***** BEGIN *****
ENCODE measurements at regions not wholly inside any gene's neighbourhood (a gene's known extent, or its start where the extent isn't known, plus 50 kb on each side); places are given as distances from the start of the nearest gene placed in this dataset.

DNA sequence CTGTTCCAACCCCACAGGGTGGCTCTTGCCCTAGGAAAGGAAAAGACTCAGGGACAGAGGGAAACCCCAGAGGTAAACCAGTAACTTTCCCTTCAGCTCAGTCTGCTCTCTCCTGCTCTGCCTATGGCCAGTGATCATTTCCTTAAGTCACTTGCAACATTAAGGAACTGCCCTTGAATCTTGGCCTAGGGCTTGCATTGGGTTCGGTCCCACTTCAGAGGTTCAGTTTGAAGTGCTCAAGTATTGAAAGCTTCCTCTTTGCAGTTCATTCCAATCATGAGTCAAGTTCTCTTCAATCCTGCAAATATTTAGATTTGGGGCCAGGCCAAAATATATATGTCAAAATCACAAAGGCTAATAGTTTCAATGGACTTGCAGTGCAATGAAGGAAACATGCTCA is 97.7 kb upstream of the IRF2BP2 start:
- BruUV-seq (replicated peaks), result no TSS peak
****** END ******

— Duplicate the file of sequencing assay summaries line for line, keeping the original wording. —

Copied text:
ENCODE measurements at regions not wholly inside any gene's neighbourhood (a gene's known extent, or its start where the extent isn't known, plus 50 kb on each side); places are given as distances from the start of the nearest gene placed in this dataset.

DNA sequence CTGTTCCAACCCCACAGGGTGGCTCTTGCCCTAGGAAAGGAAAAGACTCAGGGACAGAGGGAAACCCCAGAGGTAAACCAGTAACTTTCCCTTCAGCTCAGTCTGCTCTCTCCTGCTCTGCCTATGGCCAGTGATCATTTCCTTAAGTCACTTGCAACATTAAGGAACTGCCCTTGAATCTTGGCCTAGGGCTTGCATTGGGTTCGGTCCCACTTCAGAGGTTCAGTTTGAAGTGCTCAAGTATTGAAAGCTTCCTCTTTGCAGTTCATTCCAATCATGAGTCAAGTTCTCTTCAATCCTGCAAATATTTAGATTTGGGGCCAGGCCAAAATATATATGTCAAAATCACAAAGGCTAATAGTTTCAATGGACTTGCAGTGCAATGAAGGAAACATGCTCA is 97.7 kb upstream of the IRF2BP2 start:
- BruUV-seq (replicated peaks), result no TSS peak